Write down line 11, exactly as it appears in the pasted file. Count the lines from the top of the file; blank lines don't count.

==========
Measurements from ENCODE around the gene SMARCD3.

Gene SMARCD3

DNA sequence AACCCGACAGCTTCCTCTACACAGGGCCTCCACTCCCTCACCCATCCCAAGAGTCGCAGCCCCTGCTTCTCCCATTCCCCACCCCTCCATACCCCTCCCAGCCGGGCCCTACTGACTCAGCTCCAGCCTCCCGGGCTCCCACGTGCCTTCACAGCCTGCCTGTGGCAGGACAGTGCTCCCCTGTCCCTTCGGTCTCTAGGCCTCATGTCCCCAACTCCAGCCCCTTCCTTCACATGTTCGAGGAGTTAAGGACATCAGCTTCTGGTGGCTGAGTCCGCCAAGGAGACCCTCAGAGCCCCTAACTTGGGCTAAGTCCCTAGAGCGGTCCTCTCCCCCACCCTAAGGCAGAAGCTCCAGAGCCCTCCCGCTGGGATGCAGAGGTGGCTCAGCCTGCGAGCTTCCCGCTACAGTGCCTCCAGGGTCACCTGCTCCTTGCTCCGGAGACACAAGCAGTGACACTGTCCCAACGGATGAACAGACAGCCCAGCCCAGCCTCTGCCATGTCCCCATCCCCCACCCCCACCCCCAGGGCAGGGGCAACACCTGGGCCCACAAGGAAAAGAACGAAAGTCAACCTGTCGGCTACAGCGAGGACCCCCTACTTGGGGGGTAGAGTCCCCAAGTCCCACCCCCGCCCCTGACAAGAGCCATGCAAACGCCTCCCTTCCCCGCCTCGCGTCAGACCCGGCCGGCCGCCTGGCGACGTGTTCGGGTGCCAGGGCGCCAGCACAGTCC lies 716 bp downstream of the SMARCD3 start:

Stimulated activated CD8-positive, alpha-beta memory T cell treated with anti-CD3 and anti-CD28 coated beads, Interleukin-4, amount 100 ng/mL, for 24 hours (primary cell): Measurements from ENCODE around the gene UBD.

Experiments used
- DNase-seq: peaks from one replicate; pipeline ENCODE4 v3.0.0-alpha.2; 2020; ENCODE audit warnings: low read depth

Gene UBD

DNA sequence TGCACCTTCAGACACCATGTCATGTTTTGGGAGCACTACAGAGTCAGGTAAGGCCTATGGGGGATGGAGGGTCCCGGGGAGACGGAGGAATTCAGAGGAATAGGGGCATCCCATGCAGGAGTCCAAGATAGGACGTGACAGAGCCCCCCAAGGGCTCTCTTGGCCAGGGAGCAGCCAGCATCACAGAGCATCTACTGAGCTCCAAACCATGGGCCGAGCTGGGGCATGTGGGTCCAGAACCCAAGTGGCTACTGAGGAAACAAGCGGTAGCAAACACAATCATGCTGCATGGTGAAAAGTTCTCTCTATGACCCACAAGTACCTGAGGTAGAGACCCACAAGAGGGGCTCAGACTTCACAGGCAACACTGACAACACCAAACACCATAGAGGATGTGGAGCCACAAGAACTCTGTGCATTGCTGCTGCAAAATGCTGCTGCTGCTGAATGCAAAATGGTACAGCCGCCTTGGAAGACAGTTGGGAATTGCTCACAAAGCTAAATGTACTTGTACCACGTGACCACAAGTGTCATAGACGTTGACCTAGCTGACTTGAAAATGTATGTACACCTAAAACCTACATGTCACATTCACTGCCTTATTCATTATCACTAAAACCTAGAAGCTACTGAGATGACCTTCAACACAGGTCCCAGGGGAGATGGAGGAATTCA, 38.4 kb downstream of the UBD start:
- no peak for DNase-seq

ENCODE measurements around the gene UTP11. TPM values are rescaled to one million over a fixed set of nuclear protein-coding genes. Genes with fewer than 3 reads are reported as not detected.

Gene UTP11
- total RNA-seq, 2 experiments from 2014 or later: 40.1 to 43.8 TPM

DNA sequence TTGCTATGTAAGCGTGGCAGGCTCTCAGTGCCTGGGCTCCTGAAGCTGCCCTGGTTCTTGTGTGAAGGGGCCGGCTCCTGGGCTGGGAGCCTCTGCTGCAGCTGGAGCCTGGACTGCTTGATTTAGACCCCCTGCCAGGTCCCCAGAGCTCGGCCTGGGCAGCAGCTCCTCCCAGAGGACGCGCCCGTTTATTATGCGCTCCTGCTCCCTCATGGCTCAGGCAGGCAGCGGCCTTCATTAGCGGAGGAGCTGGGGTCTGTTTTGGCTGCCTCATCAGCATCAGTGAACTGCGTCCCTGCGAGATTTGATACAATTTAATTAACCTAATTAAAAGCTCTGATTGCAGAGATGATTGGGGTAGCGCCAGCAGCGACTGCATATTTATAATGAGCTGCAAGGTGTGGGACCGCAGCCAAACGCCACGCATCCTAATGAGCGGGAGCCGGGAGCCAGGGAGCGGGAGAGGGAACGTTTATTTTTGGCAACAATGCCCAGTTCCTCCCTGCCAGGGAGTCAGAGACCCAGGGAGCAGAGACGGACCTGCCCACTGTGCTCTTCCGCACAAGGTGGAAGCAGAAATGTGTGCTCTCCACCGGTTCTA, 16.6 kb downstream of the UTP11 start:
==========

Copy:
Gene UTP11